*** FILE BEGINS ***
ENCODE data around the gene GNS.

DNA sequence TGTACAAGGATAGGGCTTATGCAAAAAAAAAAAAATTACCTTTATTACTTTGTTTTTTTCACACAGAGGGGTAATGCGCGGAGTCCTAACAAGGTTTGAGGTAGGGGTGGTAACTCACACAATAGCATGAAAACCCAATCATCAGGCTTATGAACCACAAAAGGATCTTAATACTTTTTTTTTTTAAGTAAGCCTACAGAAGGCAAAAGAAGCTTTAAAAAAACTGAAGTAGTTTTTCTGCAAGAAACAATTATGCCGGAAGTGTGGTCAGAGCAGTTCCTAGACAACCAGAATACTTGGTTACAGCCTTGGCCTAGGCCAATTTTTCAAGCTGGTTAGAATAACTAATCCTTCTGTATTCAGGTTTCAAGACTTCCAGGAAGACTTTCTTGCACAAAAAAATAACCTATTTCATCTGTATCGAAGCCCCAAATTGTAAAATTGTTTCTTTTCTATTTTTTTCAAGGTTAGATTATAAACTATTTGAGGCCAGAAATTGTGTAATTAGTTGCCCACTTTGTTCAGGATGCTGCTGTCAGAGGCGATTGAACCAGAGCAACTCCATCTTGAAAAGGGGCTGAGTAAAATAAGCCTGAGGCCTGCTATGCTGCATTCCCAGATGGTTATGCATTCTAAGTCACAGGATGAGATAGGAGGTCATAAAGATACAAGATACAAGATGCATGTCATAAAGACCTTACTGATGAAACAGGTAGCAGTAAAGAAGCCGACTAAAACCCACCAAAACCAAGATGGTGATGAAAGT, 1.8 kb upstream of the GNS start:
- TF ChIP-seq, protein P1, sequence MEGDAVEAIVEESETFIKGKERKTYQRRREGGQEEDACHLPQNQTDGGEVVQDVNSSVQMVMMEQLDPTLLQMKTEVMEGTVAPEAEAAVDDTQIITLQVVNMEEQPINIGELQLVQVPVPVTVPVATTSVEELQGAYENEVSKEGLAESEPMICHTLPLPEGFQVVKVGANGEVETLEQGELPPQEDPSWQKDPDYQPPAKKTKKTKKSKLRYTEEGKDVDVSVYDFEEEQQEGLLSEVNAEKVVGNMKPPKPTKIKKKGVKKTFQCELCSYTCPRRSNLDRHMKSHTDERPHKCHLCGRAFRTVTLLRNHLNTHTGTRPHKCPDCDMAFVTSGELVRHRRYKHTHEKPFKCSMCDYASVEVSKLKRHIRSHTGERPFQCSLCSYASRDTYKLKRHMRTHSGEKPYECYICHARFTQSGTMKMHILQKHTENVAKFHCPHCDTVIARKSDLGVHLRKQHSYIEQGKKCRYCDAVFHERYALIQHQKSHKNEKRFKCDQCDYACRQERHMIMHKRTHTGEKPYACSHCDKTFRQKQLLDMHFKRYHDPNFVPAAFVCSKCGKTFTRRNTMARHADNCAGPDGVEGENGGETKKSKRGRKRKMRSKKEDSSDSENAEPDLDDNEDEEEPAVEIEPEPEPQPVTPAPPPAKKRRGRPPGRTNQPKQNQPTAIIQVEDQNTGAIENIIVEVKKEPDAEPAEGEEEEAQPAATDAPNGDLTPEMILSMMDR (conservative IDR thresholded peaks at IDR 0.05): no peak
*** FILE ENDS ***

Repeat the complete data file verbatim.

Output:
ENCODE data around the gene GNS.

DNA sequence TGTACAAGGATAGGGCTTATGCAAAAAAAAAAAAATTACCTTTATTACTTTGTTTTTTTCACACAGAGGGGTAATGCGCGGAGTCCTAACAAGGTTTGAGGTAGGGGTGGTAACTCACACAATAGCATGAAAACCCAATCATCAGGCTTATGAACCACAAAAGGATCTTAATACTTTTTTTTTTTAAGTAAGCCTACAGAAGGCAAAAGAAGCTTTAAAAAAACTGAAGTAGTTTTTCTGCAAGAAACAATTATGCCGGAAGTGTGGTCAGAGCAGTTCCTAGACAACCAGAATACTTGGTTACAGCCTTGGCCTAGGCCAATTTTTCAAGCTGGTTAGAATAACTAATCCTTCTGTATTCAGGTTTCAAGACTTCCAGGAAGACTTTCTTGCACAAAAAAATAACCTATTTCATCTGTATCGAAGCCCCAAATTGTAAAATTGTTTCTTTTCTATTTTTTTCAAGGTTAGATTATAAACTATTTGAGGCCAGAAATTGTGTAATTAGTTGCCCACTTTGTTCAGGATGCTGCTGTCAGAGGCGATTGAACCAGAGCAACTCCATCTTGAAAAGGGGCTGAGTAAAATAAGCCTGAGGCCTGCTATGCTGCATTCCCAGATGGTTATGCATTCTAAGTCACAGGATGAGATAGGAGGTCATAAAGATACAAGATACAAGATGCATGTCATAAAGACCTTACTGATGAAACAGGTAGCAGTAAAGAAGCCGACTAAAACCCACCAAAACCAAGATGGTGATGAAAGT, 1.8 kb upstream of the GNS start:
- TF ChIP-seq, protein P1, sequence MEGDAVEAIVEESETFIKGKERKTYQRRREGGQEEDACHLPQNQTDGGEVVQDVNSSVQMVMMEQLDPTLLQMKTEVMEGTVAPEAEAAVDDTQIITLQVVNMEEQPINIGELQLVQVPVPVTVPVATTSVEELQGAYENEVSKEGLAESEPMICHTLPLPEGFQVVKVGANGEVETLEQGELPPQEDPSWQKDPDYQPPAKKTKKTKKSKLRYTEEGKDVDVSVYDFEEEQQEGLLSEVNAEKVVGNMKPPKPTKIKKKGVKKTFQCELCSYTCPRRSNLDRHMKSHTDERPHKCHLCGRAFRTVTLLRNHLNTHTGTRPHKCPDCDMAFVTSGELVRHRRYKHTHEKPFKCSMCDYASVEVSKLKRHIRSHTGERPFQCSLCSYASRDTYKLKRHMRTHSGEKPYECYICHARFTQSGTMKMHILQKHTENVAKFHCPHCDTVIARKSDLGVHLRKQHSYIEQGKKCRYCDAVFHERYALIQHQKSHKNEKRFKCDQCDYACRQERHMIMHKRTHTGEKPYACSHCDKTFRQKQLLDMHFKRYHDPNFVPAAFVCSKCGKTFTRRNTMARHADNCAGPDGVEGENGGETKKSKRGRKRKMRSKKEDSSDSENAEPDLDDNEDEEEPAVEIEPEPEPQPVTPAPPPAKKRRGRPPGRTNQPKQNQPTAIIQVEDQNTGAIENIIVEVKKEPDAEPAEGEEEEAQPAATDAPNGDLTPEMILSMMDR (conservative IDR thresholded peaks at IDR 0.05): no peak